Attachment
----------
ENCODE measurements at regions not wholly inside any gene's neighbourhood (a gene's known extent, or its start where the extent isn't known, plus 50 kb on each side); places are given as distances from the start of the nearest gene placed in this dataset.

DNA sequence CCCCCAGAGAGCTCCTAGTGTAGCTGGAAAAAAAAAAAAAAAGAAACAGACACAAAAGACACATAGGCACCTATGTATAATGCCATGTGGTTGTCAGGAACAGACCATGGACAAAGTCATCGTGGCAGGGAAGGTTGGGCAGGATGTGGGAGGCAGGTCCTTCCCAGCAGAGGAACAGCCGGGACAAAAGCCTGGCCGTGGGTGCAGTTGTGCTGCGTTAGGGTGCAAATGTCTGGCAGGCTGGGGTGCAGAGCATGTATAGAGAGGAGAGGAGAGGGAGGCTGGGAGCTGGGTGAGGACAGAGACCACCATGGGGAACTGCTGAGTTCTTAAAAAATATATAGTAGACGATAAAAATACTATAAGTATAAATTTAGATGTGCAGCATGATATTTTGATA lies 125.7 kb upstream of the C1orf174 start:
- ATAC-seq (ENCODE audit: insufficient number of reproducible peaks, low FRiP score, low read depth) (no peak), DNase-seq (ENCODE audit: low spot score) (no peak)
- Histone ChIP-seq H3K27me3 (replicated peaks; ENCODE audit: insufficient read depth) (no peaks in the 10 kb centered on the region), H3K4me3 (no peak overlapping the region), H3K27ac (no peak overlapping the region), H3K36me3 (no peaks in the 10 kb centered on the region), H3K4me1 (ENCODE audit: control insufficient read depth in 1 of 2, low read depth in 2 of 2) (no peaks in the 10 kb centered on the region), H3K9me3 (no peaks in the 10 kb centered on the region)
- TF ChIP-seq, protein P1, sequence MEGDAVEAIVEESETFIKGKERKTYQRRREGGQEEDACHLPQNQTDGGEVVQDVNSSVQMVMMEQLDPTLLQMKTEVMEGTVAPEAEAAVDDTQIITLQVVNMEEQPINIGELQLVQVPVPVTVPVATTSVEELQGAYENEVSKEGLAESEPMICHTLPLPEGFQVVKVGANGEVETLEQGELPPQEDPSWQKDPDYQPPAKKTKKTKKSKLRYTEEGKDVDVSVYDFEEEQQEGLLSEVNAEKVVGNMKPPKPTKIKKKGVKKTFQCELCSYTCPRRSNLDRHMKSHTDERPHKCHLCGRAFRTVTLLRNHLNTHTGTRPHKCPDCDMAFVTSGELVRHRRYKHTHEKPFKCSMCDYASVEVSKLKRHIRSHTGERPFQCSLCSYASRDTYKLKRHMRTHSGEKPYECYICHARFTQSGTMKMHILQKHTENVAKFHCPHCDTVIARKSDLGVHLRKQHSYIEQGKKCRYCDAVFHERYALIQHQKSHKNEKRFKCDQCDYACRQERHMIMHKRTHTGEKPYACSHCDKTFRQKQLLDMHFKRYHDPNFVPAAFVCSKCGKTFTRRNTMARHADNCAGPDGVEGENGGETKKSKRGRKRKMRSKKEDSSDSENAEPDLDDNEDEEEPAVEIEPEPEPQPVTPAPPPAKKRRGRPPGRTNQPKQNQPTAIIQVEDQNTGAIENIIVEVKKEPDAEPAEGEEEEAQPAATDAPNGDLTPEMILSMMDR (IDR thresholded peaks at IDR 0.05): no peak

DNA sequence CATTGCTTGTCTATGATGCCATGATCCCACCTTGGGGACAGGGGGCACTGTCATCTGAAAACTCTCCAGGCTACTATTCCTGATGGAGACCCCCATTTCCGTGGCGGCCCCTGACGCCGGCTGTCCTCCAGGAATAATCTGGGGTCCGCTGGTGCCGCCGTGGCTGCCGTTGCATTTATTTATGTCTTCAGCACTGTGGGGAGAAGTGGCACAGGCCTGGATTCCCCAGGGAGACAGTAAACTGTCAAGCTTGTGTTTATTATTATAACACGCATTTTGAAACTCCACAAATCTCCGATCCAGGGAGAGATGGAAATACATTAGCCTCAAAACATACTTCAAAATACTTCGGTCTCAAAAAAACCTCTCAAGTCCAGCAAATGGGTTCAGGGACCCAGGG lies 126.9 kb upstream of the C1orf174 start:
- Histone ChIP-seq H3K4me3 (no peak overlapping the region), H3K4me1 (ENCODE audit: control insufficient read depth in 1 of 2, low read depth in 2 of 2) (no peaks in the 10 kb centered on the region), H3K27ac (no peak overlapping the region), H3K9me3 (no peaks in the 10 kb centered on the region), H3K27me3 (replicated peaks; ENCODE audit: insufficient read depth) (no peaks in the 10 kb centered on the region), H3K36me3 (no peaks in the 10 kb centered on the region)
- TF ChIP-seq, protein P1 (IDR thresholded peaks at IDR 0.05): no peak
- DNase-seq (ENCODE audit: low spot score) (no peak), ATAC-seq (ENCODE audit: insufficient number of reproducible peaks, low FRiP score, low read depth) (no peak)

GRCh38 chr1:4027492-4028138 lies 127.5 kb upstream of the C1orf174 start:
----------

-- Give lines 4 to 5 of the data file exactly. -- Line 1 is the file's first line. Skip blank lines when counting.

- Histone ChIP-seq H3K27me3 (replicated peaks; ENCODE audit: insufficient read depth) (no peaks in the 10 kb centered on the region), H3K4me3 (no peak overlapping the region), H3K27ac (no peak overlapping the region), H3K36me3 (no peaks in the 10 kb centered on the region), H3K4me1 (ENCODE audit: control insufficient read depth in 1 of 2, low read depth in 2 of 2) (no peaks in the 10 kb centered on the region), H3K9me3 (no peaks in the 10 kb centered on the region)
- TF ChIP-seq, protein P1, sequence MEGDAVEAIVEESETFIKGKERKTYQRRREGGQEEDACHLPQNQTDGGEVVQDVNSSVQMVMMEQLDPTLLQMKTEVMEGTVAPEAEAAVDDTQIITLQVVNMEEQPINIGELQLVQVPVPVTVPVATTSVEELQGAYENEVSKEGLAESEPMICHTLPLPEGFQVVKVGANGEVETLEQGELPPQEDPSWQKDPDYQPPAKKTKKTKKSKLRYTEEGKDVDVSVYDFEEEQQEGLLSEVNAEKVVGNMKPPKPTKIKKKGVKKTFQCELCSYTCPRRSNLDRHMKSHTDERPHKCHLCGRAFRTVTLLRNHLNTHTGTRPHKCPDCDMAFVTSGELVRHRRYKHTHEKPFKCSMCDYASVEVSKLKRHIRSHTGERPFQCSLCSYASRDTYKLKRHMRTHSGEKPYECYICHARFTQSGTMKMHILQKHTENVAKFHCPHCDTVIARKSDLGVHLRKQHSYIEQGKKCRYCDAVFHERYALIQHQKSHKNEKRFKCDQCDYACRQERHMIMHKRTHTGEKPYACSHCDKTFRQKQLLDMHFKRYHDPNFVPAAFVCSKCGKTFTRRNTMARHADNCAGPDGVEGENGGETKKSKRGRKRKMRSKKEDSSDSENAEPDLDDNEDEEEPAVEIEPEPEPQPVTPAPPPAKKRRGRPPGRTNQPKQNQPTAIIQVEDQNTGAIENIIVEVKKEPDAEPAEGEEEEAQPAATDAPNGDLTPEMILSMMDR (IDR thresholded peaks at IDR 0.05): no peak